We applaud therefore Dr. Henderson’s timely and generous letter and encourage him in his efforts to support the Archdeacon of Lilongwe for the good of the people of Lake Malawi.

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Election hype already

Ruth Gledhill

In a typical piece of over-writing Ruth Gledhill declares that liberals have "declared war" of conservatives in the C of E.


She's reporting pre-planning for the synodical elections. To the best of my knowledge this has happened at every synodical election amongst every group which wants to be effectively represented on Synod.

Of course it's a struggle, engaged in by every side, to get a majority on Synod. Not because Synod holds power (though it still has significant powers) but because it is the route to the Archbishops' Council and other bodies which do have power. Though the battle for 'the soul of the established church' will be won in the House of Bishops, not Synod - which is why getting the right (or liberal) bishops is far more important that electing a liberal Synod.

But, if these subversive liberals get in, then in the Gospel according to Ruth dire consequences will follow:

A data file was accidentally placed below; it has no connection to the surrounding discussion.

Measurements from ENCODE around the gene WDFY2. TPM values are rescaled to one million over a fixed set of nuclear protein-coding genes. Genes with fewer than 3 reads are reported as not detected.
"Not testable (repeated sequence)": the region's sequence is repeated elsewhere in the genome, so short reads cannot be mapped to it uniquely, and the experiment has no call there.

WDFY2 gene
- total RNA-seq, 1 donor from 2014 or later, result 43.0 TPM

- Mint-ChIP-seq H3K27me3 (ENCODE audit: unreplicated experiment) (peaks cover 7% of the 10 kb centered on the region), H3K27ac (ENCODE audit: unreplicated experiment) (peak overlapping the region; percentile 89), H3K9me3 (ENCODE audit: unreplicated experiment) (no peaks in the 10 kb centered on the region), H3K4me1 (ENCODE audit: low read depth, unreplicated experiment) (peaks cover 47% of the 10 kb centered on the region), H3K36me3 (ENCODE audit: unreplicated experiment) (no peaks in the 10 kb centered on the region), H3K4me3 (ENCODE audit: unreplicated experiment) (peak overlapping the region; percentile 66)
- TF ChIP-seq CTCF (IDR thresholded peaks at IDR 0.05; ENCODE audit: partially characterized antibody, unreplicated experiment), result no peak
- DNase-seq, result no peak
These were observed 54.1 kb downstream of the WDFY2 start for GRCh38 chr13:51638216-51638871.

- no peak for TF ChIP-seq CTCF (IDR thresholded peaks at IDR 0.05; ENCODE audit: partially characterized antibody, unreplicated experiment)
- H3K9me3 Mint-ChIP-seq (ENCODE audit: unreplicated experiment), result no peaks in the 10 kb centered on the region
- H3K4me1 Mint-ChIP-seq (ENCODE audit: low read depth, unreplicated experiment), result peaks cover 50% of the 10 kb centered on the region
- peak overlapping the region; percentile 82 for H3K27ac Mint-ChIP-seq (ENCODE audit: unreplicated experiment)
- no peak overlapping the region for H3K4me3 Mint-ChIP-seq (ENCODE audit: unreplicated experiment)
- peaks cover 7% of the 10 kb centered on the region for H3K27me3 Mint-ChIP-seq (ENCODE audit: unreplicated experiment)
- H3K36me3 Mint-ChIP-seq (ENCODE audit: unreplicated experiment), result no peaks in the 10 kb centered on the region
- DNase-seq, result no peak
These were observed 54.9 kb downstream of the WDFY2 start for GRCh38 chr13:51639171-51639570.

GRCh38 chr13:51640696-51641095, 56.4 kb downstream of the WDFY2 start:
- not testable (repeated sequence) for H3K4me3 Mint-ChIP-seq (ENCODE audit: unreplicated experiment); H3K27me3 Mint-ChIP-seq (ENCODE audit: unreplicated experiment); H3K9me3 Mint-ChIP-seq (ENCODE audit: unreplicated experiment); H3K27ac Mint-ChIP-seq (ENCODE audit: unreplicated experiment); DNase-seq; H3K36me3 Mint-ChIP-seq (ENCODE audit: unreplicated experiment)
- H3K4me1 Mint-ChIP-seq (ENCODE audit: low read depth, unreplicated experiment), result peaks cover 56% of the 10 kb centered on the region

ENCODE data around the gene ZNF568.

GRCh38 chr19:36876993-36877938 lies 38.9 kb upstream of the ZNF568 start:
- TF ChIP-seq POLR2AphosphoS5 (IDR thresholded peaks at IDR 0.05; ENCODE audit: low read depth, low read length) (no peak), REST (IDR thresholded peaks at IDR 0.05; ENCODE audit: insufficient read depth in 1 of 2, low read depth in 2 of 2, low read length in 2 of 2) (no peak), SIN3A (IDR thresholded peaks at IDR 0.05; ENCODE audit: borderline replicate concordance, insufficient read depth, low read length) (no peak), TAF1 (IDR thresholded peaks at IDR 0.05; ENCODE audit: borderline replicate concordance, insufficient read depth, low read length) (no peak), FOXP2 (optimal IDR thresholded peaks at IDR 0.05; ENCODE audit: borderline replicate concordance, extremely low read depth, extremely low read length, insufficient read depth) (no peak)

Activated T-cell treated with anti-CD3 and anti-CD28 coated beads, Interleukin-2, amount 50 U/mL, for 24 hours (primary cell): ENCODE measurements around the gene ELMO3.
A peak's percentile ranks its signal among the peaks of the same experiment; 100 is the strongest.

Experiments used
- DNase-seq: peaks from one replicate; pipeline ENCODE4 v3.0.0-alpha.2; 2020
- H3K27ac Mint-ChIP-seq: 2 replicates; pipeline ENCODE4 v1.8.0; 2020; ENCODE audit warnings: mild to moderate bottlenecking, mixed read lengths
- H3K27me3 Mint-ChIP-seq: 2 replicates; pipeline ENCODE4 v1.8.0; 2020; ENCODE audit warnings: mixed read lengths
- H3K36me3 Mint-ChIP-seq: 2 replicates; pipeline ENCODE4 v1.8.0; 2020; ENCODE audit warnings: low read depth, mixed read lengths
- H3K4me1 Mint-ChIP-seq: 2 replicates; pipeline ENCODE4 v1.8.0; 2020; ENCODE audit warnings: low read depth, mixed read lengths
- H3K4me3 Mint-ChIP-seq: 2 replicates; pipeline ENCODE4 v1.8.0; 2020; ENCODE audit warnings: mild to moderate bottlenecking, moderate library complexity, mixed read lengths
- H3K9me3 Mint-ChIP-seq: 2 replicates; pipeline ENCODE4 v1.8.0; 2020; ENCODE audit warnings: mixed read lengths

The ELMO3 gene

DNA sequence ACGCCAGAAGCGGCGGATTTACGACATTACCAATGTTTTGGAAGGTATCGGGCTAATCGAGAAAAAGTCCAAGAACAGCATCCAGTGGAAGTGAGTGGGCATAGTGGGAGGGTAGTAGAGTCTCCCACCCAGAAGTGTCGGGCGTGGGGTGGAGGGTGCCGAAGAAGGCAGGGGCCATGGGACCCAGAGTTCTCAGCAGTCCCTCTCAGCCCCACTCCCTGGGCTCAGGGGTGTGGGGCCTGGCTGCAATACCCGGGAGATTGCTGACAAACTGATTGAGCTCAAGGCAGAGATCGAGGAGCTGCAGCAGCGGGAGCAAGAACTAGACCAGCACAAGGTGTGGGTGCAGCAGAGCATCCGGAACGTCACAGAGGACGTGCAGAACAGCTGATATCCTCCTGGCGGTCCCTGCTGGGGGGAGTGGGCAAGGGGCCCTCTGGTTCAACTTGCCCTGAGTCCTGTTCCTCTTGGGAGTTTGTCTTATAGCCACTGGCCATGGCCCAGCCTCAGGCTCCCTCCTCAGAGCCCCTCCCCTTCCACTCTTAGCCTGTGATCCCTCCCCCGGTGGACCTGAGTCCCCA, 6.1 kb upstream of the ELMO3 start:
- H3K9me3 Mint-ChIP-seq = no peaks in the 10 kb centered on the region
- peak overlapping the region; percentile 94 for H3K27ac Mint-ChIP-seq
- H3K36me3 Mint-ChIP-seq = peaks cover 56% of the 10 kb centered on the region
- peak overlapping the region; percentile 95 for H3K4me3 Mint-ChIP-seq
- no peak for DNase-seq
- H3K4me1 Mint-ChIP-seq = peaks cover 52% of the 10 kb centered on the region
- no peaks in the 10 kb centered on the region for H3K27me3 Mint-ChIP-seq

If they take enough of the 400-plus seats in the houses of clergy and laity, the liberals will attempt to bring in total acceptance of homosexuals, overturning all restrictions on their ministry and approving same-sex blessings for civil partnerships and gay ordinations and consecrations.

Which I'm sure is intended to rally the conservatives. Though it also betrays a high degree of insecurity or fear at the damage liberals could do simply by recognising gay people as full members of the church.

If a majority of the Synod were liberal (and for any constitutional change it would have to be a majority of two-thirds plus 1 in both elected houses) then they would still have to contend with the House of Bishops who are notoriously reluctant to rock any boat.